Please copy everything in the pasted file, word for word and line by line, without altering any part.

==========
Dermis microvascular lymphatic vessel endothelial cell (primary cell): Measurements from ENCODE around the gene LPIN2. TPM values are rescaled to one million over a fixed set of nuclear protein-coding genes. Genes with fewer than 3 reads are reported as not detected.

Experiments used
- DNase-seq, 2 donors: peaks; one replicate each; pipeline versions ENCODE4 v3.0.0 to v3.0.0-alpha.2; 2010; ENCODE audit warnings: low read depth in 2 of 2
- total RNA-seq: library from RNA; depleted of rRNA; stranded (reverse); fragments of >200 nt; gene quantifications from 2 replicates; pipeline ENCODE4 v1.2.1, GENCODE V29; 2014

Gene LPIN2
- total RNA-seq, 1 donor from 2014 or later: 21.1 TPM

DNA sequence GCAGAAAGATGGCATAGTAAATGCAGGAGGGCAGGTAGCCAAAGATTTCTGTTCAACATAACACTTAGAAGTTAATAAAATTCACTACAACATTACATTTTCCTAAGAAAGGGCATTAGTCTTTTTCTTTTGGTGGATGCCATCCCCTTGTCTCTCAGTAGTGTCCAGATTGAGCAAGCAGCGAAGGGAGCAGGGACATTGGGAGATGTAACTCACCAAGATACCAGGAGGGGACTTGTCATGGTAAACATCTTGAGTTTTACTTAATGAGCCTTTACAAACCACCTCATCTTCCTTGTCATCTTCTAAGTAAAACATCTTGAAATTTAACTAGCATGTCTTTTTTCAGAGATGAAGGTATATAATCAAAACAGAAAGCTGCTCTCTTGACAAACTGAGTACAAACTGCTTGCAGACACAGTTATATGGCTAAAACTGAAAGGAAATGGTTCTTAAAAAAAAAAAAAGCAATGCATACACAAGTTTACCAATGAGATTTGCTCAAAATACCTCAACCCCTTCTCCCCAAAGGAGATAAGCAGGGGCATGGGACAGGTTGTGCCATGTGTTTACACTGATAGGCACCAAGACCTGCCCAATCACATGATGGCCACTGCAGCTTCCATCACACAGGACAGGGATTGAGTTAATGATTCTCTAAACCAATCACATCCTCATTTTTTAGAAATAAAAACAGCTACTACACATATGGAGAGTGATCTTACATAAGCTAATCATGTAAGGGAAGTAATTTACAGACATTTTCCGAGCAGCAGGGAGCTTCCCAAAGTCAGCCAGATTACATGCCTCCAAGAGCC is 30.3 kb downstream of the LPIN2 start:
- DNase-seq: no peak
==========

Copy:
Dermis microvascular lymphatic vessel endothelial cell (primary cell): Measurements from ENCODE around the gene LPIN2. TPM values are rescaled to one million over a fixed set of nuclear protein-coding genes. Genes with fewer than 3 reads are reported as not detected.

Experiments used
- DNase-seq, 2 donors: peaks; one replicate each; pipeline versions ENCODE4 v3.0.0 to v3.0.0-alpha.2; 2010; ENCODE audit warnings: low read depth in 2 of 2
- total RNA-seq: library from RNA; depleted of rRNA; stranded (reverse); fragments of >200 nt; gene quantifications from 2 replicates; pipeline ENCODE4 v1.2.1, GENCODE V29; 2014

Gene LPIN2
- total RNA-seq, 1 donor from 2014 or later: 21.1 TPM

DNA sequence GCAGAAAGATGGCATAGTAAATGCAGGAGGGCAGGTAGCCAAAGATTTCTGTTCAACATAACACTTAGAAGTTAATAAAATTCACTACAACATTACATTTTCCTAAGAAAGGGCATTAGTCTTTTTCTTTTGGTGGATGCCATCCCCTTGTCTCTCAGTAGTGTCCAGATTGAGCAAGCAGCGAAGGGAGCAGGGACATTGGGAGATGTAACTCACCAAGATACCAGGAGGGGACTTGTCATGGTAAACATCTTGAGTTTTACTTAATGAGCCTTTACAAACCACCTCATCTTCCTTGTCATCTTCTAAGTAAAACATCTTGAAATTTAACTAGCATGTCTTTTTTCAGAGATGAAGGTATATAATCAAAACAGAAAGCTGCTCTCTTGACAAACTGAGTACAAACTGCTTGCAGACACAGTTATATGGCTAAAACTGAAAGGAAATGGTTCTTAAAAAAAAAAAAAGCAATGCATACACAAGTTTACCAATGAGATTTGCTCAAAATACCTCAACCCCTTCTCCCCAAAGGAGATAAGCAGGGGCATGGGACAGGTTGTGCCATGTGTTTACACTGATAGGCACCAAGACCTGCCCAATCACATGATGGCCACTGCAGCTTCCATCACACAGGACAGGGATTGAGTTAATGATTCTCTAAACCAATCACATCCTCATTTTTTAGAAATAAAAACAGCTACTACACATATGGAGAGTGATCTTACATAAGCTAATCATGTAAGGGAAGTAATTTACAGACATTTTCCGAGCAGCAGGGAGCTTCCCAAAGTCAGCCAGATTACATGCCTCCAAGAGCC is 30.3 kb downstream of the LPIN2 start:
- DNase-seq: no peak